A Foton electric bus is seen in Salam City, east of Cairo, capital of Egypt, on Oct. 29, 2019. (Xinhua/Ahmed Gomaa)
There is "no alternative" to China's investments over the years in many countries in the region, "so if you had to take them away, Middle Eastern or African countries would be in great trouble," said a Turkish expert.
ISTANBUL, June 9 (Xinhua) -- "China offered some good deals in these countries where other nations wouldn't or couldn't, so according to international competition rules and regulations, there's nothing to be surprised about," Selcuk Colakoglu, director of the Ankara-based Turkish Center for Asia-Pacific Studies, told Xinhua in an interview.
In recent years, several Gulf nations have deepened their relations with China and embraced more Chinese investments and contracts. The United Arab Emirates, for example, has signed contracts with Chinese telecommunications company Huawei.
Visitors are seen at the booth of Huawei at the first AI Everything Summit in Dubai, the United Arab Emirates, on May 1, 2019. (Xinhua/Mahmoud Khaled)
Last week, David Schenker, a top official from the U.S. State Department overseeing U.S. policy in the Middle East, warned countries in the region against accepting Chinese "investment, major contracts and infrastructure projects," during an interview with Washington-based think tank the Middle East Institute.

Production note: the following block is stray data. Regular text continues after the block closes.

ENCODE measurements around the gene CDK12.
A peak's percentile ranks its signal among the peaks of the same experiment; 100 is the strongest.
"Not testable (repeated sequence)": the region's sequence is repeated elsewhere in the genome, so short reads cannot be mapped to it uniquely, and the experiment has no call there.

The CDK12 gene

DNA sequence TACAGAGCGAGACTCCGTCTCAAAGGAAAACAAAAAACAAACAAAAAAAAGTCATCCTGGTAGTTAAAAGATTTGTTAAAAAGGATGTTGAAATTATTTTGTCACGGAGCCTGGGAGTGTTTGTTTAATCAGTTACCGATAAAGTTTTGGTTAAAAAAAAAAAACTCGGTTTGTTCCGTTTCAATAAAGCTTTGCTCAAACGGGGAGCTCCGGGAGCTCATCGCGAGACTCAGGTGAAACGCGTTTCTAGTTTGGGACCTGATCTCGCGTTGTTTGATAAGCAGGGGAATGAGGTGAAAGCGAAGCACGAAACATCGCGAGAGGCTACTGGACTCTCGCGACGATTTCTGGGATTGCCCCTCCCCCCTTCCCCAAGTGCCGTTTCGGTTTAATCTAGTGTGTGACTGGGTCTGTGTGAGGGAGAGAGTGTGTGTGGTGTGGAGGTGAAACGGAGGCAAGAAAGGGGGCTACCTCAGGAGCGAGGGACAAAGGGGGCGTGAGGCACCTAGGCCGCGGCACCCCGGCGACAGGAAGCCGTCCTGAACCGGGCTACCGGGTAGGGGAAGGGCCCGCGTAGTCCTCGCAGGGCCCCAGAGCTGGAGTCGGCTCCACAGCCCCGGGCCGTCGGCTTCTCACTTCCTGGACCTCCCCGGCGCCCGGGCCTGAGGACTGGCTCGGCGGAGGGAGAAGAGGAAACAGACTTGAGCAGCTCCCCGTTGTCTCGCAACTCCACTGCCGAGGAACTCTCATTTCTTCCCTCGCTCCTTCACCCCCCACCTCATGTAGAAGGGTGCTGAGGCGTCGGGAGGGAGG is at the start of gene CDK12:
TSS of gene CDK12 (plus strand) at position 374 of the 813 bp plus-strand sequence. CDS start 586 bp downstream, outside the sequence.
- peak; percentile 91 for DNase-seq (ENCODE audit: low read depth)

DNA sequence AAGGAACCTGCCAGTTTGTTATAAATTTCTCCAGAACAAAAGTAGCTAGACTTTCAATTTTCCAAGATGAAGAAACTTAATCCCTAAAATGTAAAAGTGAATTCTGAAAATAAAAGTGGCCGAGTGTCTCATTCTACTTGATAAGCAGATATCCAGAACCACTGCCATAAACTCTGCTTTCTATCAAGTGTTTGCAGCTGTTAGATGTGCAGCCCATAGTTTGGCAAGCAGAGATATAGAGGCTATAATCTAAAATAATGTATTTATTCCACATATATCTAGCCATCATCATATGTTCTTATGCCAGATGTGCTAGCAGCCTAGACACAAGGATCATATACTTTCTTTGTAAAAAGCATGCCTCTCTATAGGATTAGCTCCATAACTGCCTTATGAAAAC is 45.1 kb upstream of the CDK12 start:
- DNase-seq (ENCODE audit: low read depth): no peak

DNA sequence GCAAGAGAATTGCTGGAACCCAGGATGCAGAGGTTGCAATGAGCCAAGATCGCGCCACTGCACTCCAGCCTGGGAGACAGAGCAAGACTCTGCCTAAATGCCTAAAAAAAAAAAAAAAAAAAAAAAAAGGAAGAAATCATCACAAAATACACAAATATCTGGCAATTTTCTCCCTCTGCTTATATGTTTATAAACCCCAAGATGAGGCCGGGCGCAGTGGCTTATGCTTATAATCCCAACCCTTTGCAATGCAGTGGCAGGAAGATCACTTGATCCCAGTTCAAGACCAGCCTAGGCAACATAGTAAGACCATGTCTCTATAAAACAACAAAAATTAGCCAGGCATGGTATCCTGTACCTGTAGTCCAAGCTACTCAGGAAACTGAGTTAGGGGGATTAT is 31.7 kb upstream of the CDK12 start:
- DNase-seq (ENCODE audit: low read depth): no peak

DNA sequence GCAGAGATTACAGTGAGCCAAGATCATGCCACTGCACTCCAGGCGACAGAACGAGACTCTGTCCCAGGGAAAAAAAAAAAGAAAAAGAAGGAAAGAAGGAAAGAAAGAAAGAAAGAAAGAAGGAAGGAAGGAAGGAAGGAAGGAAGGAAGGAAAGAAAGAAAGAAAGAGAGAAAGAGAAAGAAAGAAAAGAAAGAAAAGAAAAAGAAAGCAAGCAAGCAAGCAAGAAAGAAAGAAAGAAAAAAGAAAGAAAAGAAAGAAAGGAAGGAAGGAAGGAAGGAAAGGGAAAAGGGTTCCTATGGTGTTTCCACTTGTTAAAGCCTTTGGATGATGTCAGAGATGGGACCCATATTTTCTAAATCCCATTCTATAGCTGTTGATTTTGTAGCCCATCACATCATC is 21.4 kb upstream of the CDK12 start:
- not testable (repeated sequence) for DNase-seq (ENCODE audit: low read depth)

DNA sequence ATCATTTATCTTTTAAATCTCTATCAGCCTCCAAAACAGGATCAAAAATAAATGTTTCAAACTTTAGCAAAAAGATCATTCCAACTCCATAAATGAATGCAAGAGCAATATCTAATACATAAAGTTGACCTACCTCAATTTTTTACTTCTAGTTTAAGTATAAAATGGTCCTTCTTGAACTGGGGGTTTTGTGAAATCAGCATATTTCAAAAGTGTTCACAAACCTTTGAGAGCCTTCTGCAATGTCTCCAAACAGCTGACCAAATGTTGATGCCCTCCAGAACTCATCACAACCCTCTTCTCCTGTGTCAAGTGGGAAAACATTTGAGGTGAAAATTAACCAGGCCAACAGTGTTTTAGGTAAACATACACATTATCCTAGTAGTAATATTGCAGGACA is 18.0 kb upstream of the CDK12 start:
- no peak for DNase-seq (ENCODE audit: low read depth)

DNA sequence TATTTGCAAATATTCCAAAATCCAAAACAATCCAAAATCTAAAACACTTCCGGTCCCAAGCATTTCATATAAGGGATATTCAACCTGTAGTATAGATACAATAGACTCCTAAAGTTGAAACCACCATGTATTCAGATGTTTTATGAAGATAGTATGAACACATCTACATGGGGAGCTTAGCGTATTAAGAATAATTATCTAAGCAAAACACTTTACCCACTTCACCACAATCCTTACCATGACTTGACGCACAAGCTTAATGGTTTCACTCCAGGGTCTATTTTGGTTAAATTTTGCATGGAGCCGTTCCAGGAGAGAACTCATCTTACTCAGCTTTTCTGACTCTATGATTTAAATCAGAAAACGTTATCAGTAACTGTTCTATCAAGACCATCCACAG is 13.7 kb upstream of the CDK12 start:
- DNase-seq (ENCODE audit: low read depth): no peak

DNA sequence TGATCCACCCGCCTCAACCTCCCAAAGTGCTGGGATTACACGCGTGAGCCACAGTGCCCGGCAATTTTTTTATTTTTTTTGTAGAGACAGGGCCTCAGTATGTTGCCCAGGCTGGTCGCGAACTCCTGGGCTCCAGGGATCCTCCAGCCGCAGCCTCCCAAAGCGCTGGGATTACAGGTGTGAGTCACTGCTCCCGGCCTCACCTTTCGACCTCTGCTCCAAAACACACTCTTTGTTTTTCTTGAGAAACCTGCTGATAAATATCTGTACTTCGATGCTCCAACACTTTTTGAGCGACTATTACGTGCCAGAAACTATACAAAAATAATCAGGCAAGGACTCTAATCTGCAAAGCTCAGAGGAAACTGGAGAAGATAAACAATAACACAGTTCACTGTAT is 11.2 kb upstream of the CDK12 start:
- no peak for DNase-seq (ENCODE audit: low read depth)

Colakoglu said there is "no alternative" to China's investments over the years in many countries in the region, "so if you had to take them away, Middle Eastern or African countries would be in great trouble."
"Western nations, including the U.S., feel threatened by the rise of the Chinese economy and its progress in the technological field," he said.
Hu Xiaojun (R), general manager of Ningbo A Plus Import and Export Co., Ltd. of China, instructs a worker to produce masks at a factory in the free industrial zone of Cairo, capital of Egypt, April 14, 2020. (Xinhua/Wu Huiwo)
"Cautioning countries about Chinese investment will not help solve the problem," Colakoglu said, calling on China and Western nations to negotiate their differences within the G20 group, warning that otherwise, the global economy would be affected in the post-coronavirus era.
"Washington is afraid of losing influence there (in the Middle East), but on the other hand the U.S. does not offer an alternative economic relationship with these nations, considering the matter from a political competition perspective," he stressed.
Photo taken on Dec. 4, 2018 shows the pavilion of China Electronics Technology Group Corporation (CETC) at Egypt Defence Expo (EDEX) 2018 in Cairo, Egypt. (Xinhua/Ahmed Gomaa)
Noting that China has grown to be an economic juggernaut over the last five years, leading several key manufacturing sectors worldwide, Colakoglu said technological progress was at the core of the strategy China pursues.
"It is only normal that China wants to engage in a strategy to export its technological products overseas. Japan and South Korea did the same thing in the past. There's nothing to be alarmed about by this," he said. ■